And so it is that Invisible Hand is now pushing against Bush, since people think he made the wrong decision. Unforunately, Bush doesn't fear losing his power (much - minus the elections for Congress coming up at the end of the year), and so is free to do what the Invisible Hand initially guided him to do.

So, in the end the theory is this.

The government, corporations, and the world in general is just a bunch of body parts (JOBS) running around aimlessly trying to do their business, whilst the head has been chopped off (doesn't exist), and the body flails about while rapidly losing blood. There is no head, or brain, that truely guides anything - and because of that, organizations are doomed to inefficiencies and agendas that will forever be question and conspiracized.

Each JOB has its own minor agenda, which - when grouped with other JOBS - gives the illusion of a grand agenda.

posted on Feb, 12 2006 @ 12:19 PM
I agree that the world runs off of incentives and punishments. But you should add addictions and basic needs to those two. Because that is what steers people, outside of their jobs.

[edit on 12-2-2006 by trudginup]

posted on Feb, 13 2006 @ 03:29 AM
Conspiracies exist. What you have just written is a total explanation for why.

And trudginup, I believe Yarium's power-struggle relationship is mainly based around work, not home/family life, where addictions and basic needs come in.

Originally posted by Yarium
. . . Further more, I think this Invisible Hand is the real culprit for most (not necessarily all) conspiracy theories involving secret organizations, the new world order, and secret government plans.

Most likely. Conspiracy theories involving secret organizations, new world orders, and secret government plans all have a reason for happening. Like your McDonalds scenario, this is simplified, perhaps overly so.

But one thing gets me. You state:

The idea of the Invisible Hand is that Markets, by their own competitive nature, will shift towards a certain equilibrium of productivity and efficiency all on their own.

while at the bottom you go

There is no head, or brain, that truely guides anything - and because of that, organizations are doomed to inefficiencies and agendas that will forever be question and conspiracized

It seems to me that these comments are teh inverse of each other. One's saying that markets and such will shift towards behaviour that will increase productivity and effectiveness, while the other's stating that the exact opposite is happening.

I'm sorry, I probably just don't understand you properly. Could you clear that point up for me?

posted on Feb, 13 2006 @ 06:48 AM
Sorry, I didn't mention a certain view I have, which perhaps was relevant here. Better efficiency does not necessarily mean better socially.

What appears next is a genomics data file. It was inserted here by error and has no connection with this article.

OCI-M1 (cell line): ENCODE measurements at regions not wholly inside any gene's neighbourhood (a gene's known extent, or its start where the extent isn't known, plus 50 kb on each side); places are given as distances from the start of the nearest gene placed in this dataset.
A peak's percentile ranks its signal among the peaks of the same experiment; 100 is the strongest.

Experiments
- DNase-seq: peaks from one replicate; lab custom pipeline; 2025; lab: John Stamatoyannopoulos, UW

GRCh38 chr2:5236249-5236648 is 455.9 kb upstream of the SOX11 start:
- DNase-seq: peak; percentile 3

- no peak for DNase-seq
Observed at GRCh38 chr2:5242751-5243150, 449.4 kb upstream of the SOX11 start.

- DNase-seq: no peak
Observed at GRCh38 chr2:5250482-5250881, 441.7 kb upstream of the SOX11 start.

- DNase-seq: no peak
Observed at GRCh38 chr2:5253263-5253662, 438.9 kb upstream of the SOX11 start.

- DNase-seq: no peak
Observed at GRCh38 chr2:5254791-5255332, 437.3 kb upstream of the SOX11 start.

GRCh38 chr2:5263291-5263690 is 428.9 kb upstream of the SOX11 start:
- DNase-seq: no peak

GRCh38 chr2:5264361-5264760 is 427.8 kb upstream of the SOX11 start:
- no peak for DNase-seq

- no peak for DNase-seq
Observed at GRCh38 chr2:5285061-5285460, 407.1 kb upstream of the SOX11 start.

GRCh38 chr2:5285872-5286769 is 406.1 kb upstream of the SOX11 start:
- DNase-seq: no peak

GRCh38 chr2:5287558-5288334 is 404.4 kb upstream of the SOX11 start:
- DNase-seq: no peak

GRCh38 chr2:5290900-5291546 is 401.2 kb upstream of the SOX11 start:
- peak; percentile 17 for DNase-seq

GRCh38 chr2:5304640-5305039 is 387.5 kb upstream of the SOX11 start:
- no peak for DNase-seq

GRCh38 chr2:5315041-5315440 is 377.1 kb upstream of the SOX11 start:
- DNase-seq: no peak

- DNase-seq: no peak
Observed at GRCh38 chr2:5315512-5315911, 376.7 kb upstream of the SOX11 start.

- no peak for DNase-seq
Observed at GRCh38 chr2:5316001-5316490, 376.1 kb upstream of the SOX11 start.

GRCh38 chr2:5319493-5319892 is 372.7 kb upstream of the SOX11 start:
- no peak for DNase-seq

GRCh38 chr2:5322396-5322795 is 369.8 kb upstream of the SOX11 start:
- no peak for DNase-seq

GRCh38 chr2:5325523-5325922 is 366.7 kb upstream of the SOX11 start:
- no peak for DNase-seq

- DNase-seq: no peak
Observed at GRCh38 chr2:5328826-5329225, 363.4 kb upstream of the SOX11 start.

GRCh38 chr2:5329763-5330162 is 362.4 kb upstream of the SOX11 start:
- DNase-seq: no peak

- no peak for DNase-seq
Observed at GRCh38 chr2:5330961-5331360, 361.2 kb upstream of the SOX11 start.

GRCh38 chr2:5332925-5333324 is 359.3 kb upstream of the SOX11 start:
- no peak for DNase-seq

Take minimum wage.

According to economics, minimum wage is BAD. It means that some people who are willing to work for less don't - and so the company is paying more for a service then, technically, it should. This is inefficient labour.

However, socially speaking, minimum wage is a NECESSITY. It ensures that those working people can afford to some kind of a life with their basic needs intact.

Now, markets shift towards EFFICIENCY (which means more money). However, organizations, as mega-social identities, will lose efficiency at some point before best efficiency (will lose possible social support, whilst trying to gain support or minimize loss). Whilst each JOB may be efficient, the illusional overall goal of the organization isn't - since it is just an illusion.

Does that make better sense?

posted on Feb, 13 2006 @ 02:39 PM

I don't want to sidetrack your thread into a discussion of minimum wage, but I must point out a flaw in your thinking. You make the assertion that minimum wage is a necessity because "It ensures those working people can afford... some kind of a life with their basic needs intact," yet this imposed minimum is directly responsible for driving up the costs of those basic needs. How is it that workers in southeast asia can survive making less than $2 per day? It is because the goods that they buy are also produced with such cheap labor.

Beyond that, I agree with your analysis that many people see a conspiracy where none exists other than market forces.

However, I do not rule out that there are a select few who have unfettered access to tremendous amounts of information. These few (who are rational beings) can make better decisions that provide money and power since they have access to "more accurate" and "more perfect" information than the average joe. Also, I do not think that these people view the power structure of the world in the same light as the average world citizen. Their information helps them know where the real sources of power are.

posted on Feb, 13 2006 @ 02:49 PM
Yes, it does.

Thankyou very much.

posted on Feb, 13 2006 @ 04:15 PM
Sorry informatu, but I can't resist a discussion! Inflation is caused by numerous things, but is essentially caused by people having more money to spend. In this sense, minimum wage does drive up the "average" income - but it is only a part of the equation. In fact, it would be possible for minimum wage to go up, but inflation drive prices down - it's not likely, but it is possible.

It's also important to note the change in minimum wage is not constant - it's only changed every so often. This means "catch-up" times and whatnot.

Now, I also will play devils advocate to myself here. You said "if minimum wage is a necessity, then how do some people survive on $2/day in some countries?" and you answered on how it's because the cost of living is very low.

Another arguement against Minimum Wage is that there are some people willing to work for less, but who - through other means (like a second job) - can make a successful living.

Minimum Wage is clearly not a cut and dry issue - it's VERY complex. I used a simplified version as a basic example though of social issues preventing "perfect efficiency" in a market. For that purposes, I hope it worked.